I wouldn't call Lincoln Park diverse.
Chances are if you live in Lincoln Park you are a yuppie, a well-to-do married couple, a college student, a baby or a fancy dog.
I live in Lincoln Park, and I'm not a baby. On the contrary, my yuppie status has allowed me to get into community issues, and I've taken the following stances: pro-nightlife, pro-shopping and pro-puppies.
OK, so maybe I haven't gotten into the issues as much as the next gal with Tory Burch flats, but one issue has recently come to my attention, thanks to the middle-aged friends I found hanging around outside my apartment trying to give me fliers. Their campaign to stop the legendary reggae bar the Wild Hare from opening at the Halsted and Wrightwood intersection struck a chord with me, but probably not the one they had hoped.
The Wild Hare was formerly located in Wrigleyville and closed in May 2011 after being in business for 25 years. My neighbors' use of key words to describe the Wild Hare such as "gangsta bar," "very loud music dance hall" and "disturbing," only made me keener on the idea. All yuppies really want is a little danger to escape from the 9-to-5, am I right?
Traditionally considered a low-crime area, a string of incidents in Lincoln Park during the past few years have kept neighbors and community activists on alert. Robberies in the middle of the night, reports of sexual assault, and a stabbing near Wrightwood Tap (although not reported as related to the bar), have given us reason to travel in groups late at night.
The Wrightwood Neighbors Association, a community organization that takes on issues in the area surrounding Wrightwood Ave., has a crime prevention committee that targets "troublesome taverns." A group of local residents is targeting the Wild Hare as a public nuisance and bringing it to the attention of WNA and 43rd Ward Ald. Michele Smith.
Although I understand some of their concerns, I'd like to think the Wild Hare would be a positive addition to the bar scene on the 2600 block of Halsted St. The empty space it would occupy was formerly Victory Liquors, a Notre Dame bar that has been closed for more than a year. Just down the street you'll find the legendary blues bar Kingston Mines as well as B.L.U.E.S., which makes me think this reggae-infused live music venue kind of fits right in.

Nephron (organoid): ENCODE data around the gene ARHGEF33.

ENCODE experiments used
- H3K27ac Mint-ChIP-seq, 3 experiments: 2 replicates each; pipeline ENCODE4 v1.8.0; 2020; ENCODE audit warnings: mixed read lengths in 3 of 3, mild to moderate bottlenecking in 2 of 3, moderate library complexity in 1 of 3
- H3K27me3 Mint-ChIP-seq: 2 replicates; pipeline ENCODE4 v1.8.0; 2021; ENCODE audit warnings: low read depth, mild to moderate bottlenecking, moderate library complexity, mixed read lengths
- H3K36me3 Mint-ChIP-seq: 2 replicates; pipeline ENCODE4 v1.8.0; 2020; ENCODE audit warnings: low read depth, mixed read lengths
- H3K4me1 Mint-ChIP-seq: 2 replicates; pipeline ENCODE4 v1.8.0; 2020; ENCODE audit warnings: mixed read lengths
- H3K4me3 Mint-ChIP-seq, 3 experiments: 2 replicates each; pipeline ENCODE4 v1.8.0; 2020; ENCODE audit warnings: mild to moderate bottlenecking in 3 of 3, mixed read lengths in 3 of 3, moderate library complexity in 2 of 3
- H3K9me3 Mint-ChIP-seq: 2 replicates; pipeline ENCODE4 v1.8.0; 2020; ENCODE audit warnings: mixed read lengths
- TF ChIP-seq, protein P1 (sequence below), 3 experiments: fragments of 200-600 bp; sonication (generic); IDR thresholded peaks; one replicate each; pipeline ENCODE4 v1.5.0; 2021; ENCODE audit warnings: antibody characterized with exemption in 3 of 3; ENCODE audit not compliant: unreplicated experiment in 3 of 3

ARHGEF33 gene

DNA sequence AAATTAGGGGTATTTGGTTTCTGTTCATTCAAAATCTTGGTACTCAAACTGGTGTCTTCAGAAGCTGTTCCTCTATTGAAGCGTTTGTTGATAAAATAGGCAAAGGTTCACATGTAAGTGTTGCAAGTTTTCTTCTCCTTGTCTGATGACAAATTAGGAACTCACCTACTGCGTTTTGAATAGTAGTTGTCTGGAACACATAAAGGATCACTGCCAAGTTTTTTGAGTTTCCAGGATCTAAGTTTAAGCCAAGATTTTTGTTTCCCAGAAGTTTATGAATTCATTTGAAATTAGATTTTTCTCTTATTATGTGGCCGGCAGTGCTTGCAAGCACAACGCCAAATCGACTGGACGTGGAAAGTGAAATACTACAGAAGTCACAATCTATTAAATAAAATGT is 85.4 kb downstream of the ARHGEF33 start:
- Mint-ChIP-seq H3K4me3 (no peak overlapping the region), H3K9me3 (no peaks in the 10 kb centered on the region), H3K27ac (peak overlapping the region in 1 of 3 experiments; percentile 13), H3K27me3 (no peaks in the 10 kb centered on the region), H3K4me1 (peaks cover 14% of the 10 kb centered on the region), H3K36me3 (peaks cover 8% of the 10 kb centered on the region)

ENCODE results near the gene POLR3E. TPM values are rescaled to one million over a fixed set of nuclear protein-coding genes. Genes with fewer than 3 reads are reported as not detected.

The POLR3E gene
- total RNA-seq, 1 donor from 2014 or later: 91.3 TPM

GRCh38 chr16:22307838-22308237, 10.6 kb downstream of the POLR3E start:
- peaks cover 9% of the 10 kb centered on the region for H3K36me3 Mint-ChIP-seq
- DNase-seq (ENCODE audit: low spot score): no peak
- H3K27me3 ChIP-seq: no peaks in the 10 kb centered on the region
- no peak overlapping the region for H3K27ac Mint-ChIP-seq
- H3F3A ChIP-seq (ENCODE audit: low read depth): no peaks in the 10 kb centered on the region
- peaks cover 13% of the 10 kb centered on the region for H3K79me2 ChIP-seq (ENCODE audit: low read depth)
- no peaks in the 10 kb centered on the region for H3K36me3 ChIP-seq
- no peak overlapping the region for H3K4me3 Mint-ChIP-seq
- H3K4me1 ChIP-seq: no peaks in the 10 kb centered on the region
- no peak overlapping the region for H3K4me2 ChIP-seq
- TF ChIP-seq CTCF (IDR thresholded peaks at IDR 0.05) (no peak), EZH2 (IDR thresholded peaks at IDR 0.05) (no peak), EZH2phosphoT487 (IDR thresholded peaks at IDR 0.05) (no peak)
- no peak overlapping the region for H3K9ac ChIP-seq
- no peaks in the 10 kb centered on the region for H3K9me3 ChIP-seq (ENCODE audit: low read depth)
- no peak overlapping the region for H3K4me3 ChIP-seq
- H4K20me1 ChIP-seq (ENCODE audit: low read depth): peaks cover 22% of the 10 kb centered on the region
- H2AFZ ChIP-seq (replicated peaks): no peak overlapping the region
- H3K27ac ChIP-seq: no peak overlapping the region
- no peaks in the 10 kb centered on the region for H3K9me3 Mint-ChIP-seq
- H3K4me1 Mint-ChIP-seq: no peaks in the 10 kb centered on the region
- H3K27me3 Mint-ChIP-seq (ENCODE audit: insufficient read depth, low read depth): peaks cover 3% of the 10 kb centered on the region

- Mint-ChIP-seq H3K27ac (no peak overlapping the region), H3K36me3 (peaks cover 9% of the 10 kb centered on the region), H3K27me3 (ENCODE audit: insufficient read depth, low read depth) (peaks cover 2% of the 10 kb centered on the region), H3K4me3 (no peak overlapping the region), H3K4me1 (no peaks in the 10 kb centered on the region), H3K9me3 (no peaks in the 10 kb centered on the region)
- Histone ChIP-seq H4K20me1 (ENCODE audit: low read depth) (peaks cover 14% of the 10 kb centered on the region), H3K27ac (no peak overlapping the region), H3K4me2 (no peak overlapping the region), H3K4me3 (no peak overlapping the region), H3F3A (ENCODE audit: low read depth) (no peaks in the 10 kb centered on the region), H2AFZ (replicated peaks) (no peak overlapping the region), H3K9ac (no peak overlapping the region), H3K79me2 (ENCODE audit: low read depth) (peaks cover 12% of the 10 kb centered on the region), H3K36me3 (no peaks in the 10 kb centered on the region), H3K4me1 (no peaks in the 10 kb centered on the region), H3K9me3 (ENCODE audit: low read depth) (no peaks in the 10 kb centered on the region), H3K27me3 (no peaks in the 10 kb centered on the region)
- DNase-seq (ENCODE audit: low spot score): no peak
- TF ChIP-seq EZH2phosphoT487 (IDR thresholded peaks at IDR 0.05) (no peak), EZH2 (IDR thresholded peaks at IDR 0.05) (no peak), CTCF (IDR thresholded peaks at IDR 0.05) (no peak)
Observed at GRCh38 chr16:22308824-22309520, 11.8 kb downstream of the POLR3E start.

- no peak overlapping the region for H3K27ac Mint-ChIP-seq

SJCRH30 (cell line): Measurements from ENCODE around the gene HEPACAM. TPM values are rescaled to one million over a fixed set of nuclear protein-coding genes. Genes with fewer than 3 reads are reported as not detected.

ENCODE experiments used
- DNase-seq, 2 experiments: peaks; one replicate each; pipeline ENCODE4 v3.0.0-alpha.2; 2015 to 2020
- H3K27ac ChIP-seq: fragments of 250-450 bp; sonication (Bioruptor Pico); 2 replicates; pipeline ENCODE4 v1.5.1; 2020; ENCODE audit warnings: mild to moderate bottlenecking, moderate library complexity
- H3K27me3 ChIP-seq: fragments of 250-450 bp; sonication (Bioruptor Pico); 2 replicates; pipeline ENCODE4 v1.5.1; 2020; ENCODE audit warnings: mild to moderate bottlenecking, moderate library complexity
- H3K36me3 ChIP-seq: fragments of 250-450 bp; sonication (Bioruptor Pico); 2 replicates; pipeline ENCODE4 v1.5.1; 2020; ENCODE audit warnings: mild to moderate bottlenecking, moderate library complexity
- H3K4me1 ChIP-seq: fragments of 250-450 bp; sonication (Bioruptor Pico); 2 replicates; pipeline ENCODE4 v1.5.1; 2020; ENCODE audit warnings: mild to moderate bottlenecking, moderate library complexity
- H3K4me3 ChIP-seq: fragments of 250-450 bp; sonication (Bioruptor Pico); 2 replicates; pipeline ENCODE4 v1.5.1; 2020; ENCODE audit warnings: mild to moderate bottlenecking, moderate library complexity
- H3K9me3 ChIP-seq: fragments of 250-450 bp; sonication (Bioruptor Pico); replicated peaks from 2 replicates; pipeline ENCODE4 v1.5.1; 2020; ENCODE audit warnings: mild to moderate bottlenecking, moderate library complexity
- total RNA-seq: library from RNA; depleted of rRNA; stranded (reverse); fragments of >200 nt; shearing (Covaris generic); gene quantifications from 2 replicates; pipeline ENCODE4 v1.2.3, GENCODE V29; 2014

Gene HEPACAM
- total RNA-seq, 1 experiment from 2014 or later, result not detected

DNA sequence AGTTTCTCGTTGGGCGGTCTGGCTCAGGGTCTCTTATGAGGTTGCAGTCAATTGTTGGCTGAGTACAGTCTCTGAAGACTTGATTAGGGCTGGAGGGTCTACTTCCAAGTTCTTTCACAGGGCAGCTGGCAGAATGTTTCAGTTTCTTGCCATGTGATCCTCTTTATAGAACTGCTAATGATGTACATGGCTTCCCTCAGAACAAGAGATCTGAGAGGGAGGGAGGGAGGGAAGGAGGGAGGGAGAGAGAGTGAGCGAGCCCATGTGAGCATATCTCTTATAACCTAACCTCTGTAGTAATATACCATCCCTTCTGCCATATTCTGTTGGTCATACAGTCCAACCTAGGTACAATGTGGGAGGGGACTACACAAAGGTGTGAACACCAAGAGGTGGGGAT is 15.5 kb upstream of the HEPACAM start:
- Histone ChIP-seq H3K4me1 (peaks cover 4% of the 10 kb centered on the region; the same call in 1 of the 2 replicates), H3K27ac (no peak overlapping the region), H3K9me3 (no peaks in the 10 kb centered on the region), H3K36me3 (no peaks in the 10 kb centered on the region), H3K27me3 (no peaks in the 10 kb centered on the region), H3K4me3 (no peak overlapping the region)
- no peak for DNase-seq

The Wild Hare might bring more noise to the neighborhood but it will also bring a little culture and diversity. It seems that the group of residents trying to nip this project in the bud is most concerned about the "out of neighborhood youth" it will bring to the area. We wouldn't want to intermingle with outsiders, now would we?
Luckily for my neighbors, in January the city of Chicago revamped the deleterious impact and public nuisance ordinance, making it easier for residents to file a complaint about establishments. The previous law required a resident to have signatures from 50 percent of the residents within 500 feet of the reported nuisance. Now it only takes a group of five or more to file a complaint and start a hearing to determine the future of the establishment.
Ald. Michele Smith approved the new measures as a member of the Committee on License and Consumer Protection. Meanwhile, the Lincoln Park Chamber of Commerce has expressed that the new regulations might have a negative impact on businesses.
We should be happy that barren storefronts are becoming less and less the norm. The Wild Hare might be a pleasant surprise for the neighborhood--maybe instead of hearing someone scream-singing "Don't Stop Believin'" at 4 a.m. on the street, we can hear the white-boy rendition of "No Woman, No Cry." That would be a blessing for us all.